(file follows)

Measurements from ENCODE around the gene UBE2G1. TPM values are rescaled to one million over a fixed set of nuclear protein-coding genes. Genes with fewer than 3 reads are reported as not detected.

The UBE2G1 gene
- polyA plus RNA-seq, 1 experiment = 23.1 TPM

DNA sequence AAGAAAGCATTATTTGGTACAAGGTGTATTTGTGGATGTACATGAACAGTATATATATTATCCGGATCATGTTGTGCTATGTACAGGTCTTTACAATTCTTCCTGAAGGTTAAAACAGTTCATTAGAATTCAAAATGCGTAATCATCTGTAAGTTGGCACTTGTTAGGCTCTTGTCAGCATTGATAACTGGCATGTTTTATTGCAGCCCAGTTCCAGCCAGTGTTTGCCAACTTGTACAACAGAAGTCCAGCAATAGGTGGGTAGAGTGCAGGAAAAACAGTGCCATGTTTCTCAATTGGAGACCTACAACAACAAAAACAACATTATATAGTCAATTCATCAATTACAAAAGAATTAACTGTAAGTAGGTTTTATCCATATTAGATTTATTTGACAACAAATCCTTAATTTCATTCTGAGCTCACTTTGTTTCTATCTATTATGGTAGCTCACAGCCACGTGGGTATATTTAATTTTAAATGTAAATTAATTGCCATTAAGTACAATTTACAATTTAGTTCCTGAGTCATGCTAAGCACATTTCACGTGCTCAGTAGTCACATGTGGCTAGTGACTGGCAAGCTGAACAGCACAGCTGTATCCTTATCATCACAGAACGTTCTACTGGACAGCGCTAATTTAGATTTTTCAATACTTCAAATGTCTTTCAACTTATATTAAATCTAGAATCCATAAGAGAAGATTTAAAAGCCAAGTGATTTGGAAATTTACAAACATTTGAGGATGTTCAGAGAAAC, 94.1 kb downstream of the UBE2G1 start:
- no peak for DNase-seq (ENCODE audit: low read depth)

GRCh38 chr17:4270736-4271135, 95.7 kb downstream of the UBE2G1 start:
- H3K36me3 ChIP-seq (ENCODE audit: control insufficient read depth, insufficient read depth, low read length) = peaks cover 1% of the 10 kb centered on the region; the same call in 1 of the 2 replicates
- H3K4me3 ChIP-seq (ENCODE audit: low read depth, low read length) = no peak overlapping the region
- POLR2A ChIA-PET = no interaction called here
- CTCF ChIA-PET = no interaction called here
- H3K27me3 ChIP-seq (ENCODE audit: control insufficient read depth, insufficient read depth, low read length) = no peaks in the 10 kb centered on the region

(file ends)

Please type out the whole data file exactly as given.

Measurements from ENCODE around the gene UBE2G1. TPM values are rescaled to one million over a fixed set of nuclear protein-coding genes. Genes with fewer than 3 reads are reported as not detected.

The UBE2G1 gene
- polyA plus RNA-seq, 1 experiment = 23.1 TPM

DNA sequence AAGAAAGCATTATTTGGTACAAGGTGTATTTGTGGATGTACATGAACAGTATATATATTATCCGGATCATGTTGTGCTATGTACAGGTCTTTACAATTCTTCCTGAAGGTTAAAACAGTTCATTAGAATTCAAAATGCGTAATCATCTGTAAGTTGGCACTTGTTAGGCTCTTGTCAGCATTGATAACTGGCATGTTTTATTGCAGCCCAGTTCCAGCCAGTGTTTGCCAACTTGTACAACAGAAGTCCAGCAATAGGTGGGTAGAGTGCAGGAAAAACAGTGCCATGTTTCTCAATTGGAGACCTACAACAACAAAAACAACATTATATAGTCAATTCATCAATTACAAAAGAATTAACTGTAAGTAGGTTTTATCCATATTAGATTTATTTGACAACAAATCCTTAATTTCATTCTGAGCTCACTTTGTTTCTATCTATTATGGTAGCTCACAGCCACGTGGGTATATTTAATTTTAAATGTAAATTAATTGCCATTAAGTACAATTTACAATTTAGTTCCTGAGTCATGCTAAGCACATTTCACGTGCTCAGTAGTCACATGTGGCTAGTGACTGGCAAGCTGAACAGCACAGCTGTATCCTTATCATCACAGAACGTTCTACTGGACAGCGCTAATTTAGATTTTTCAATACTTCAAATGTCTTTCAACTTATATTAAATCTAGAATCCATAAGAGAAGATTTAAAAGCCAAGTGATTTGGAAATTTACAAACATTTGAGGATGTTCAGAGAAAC, 94.1 kb downstream of the UBE2G1 start:
- no peak for DNase-seq (ENCODE audit: low read depth)

GRCh38 chr17:4270736-4271135, 95.7 kb downstream of the UBE2G1 start:
- H3K36me3 ChIP-seq (ENCODE audit: control insufficient read depth, insufficient read depth, low read length) = peaks cover 1% of the 10 kb centered on the region; the same call in 1 of the 2 replicates
- H3K4me3 ChIP-seq (ENCODE audit: low read depth, low read length) = no peak overlapping the region
- POLR2A ChIA-PET = no interaction called here
- CTCF ChIA-PET = no interaction called here
- H3K27me3 ChIP-seq (ENCODE audit: control insufficient read depth, insufficient read depth, low read length) = no peaks in the 10 kb centered on the region